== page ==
If you haven’t flown to Australia from Europe or the Middle East then you have not experienced jet lag. Despite the real treat of being upgraded to first class and all the pampering one receives (perhaps the vintage champagne may have played a small part) I still felt as if had been hit by a truck when I arrived in Brisbane. It was early morning when I arrived and pouring with rain with rain forecast and more rain hanging around. Perhaps if the hotel had not been able to give me a room at 730am I might have adapted quicker or more likely I would have been asleep in their foyer – I had already noted some comfortable chairs in a secluded area. However, they did have my room ready and I was asleep by 8am and did not feel human again until late the following day. Not that the residue of travel had left as despite staying up late and dozing off I was wide awake at 2am. This was actually a bonus when it was time to leave Brisbane as I was on the 630am flight with a pick up of 4am. I set the alarm just in case but I was wide awake and ready to go.
Flight was to Ayers Rock Airport in Australia’s Norther Territory. A dream destination for I don’t know how long. From that first glimpse from the plane coming in to land I was in awe. I did not meet Uluru up close and personal until the following morning, early morning. First it was time to look up into the sky and to the stars above in the unpolluted night sky.
Look through the open eye...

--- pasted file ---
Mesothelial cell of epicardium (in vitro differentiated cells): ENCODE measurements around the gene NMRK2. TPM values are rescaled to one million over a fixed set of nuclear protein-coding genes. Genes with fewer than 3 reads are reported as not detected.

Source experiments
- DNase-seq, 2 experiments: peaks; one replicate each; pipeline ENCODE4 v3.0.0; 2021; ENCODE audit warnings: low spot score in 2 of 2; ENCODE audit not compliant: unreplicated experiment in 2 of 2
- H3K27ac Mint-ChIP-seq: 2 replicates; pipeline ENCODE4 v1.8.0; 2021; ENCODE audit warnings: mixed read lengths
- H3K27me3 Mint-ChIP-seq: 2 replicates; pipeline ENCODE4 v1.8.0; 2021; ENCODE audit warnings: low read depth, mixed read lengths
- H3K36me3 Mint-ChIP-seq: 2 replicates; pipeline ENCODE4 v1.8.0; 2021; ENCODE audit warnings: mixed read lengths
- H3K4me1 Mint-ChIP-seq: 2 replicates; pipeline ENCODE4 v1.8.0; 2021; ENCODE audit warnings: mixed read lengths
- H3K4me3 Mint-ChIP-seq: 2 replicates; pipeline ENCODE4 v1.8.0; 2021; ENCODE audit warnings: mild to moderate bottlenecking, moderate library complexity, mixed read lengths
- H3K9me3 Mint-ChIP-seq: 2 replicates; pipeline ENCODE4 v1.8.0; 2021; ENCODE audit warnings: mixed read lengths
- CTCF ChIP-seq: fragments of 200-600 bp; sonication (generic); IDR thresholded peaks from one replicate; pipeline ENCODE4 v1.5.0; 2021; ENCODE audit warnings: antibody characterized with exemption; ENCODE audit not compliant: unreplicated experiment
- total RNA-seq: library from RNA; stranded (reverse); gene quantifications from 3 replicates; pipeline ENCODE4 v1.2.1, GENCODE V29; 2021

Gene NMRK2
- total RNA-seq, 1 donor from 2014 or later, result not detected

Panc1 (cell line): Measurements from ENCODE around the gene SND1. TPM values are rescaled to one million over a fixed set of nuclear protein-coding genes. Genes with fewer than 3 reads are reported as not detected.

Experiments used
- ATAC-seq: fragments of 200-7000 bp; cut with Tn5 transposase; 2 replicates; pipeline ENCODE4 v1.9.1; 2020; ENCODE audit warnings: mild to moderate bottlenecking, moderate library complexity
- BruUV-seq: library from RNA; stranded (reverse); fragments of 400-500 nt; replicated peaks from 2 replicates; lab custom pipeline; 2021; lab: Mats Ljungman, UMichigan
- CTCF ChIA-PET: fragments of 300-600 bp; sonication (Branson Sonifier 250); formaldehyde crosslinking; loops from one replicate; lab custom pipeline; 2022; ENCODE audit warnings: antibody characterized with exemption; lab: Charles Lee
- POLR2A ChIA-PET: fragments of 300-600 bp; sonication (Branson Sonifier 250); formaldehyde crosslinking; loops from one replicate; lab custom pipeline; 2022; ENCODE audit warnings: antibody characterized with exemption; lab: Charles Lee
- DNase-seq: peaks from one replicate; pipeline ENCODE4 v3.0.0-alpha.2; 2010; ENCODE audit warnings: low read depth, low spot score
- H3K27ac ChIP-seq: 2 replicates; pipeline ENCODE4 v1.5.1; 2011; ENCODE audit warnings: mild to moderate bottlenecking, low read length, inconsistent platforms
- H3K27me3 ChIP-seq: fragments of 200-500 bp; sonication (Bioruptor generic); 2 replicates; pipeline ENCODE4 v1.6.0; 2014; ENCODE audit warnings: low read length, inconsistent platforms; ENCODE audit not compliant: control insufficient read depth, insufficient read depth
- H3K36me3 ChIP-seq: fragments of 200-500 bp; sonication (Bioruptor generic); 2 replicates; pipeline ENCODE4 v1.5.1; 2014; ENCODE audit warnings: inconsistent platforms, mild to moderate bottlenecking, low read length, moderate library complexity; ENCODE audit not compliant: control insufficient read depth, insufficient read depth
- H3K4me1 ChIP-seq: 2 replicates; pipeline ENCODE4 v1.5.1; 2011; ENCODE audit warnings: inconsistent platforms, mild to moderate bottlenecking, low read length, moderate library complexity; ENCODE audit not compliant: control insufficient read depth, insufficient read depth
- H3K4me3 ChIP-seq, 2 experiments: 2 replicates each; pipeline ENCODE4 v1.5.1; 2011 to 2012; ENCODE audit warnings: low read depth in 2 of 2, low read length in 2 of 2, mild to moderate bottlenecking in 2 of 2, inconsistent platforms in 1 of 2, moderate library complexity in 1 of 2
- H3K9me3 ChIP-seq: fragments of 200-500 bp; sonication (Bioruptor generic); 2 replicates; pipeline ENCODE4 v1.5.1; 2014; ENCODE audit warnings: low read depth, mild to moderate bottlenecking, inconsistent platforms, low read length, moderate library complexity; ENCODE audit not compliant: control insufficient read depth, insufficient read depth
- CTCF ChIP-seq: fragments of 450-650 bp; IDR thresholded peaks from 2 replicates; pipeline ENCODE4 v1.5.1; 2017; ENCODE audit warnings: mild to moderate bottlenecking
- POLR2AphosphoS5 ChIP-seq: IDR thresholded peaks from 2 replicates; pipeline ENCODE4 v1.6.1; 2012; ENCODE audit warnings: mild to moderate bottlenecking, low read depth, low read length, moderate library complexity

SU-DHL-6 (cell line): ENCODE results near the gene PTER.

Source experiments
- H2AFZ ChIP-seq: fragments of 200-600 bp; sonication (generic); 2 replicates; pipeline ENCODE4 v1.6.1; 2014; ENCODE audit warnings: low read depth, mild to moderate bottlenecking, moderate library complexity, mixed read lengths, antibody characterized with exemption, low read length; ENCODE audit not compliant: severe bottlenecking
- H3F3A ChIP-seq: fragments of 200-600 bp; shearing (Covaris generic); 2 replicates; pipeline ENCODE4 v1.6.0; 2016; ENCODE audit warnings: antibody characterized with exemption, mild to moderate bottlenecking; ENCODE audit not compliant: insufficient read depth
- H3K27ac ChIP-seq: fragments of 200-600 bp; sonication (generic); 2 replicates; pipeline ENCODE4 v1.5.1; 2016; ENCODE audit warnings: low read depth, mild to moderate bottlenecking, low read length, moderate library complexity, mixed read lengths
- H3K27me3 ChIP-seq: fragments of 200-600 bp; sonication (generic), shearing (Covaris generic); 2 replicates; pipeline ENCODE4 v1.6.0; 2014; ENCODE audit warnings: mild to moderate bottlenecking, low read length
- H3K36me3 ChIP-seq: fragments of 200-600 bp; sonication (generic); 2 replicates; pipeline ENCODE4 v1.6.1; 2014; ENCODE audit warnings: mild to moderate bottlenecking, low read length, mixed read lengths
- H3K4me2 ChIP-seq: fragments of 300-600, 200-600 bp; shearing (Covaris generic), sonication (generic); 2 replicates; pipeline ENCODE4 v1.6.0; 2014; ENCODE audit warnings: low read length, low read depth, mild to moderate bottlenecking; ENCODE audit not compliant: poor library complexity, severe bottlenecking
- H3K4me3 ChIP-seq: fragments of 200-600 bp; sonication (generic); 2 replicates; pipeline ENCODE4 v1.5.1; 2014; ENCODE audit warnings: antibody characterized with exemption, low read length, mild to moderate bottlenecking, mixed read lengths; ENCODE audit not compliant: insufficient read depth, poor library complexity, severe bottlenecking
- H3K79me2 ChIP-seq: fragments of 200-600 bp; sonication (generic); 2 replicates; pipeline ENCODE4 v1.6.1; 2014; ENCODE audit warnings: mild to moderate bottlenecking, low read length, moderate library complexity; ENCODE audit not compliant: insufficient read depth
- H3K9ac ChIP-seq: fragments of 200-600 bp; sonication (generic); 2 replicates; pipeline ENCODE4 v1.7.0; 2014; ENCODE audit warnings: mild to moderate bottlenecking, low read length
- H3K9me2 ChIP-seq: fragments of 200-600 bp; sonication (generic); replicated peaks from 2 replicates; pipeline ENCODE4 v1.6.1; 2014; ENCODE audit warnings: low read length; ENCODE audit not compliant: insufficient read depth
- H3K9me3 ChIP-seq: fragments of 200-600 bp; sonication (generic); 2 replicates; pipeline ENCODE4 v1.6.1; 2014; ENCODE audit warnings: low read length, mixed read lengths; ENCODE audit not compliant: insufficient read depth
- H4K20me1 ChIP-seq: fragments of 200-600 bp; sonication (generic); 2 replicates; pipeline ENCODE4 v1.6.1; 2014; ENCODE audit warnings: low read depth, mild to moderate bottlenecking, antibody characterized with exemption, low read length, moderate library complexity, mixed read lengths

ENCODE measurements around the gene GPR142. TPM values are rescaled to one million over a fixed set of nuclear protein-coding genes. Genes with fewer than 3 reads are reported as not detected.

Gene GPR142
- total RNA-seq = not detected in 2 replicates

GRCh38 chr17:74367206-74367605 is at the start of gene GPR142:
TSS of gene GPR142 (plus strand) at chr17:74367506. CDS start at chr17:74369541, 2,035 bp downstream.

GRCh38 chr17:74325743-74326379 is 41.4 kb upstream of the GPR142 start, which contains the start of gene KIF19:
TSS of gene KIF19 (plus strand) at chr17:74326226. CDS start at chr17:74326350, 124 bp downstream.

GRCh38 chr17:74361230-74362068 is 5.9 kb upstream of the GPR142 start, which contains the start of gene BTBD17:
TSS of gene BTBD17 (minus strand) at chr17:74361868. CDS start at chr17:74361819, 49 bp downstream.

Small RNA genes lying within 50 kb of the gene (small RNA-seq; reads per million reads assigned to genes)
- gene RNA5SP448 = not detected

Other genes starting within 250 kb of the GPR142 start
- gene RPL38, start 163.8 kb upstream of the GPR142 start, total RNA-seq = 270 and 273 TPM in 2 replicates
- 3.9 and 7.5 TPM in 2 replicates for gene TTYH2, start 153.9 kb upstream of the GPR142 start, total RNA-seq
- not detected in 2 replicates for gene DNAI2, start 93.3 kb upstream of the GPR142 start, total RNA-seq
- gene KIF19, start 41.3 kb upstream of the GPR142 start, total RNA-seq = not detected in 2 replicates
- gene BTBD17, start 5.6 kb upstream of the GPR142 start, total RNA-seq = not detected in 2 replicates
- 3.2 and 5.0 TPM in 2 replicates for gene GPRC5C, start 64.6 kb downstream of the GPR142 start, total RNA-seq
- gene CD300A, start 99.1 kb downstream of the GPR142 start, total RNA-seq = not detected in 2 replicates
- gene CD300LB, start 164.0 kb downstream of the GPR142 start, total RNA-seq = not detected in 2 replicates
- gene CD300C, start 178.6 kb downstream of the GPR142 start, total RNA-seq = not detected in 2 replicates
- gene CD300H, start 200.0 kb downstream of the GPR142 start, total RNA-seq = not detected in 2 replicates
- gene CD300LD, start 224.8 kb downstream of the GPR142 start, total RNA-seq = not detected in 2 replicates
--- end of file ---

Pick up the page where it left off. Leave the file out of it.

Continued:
There was still a lot of cloud around when the sun set and the astronomer was dubious about how much we would see but the cloud stayed away enough for the panorama of sparkling suns, planets and nebula to stun us with their collective beauty and individual wonders through some very nice telescopes. The moon, stunning as it was, did have an impact on the viewing as it’s reflected light outshone some of the objects in the sky. However, the iconic Southern Cross was clearly visible just above the horizon with it’s to pointer stars, Alpha and Beta Centauri drawing attention that this was the real cross amongst the many pseudo crosses in the heavens. Alpha Centauri at such a low angle above the horizon displayed the rainbow spectrum of the atmosphere visible when such a interrupted view is possible. Much to my surprise there was Orion’s belt, the whole formation upside down but there non the less. I had expected a whole new vista of stars here in the southern hemisphere but in reality there is only 15% of the night sky which is different. That is at this latitude, it may all look different again at the tip of New Zealand’s south island. Within the consolation of Orion we were able to see the Orion nebula where stars were once born and looking at some of the newest celestial bodies in our visible universe. The red super giant Beetle Juice shone bright reminding us of it’s immense size despite being so far away. Jupiter looked incredible with bands of colour and her four moons all in view. The just visible glitter effect of another distant galaxy was a reminder of just how far we are looking into the past, the very distant past where in this present moment these very stars with their planets and moons may no longer even exist. The thought of just how far space goes has always made my mind go into a panic of lack of comprehension. After having seen the movie of Stephen Hawking’s life I have started reading his book about time which talks about space, the formation of the universe and singularities. Seemed fitting that I should be standing looking at time itself here in the middle of the Australian outback.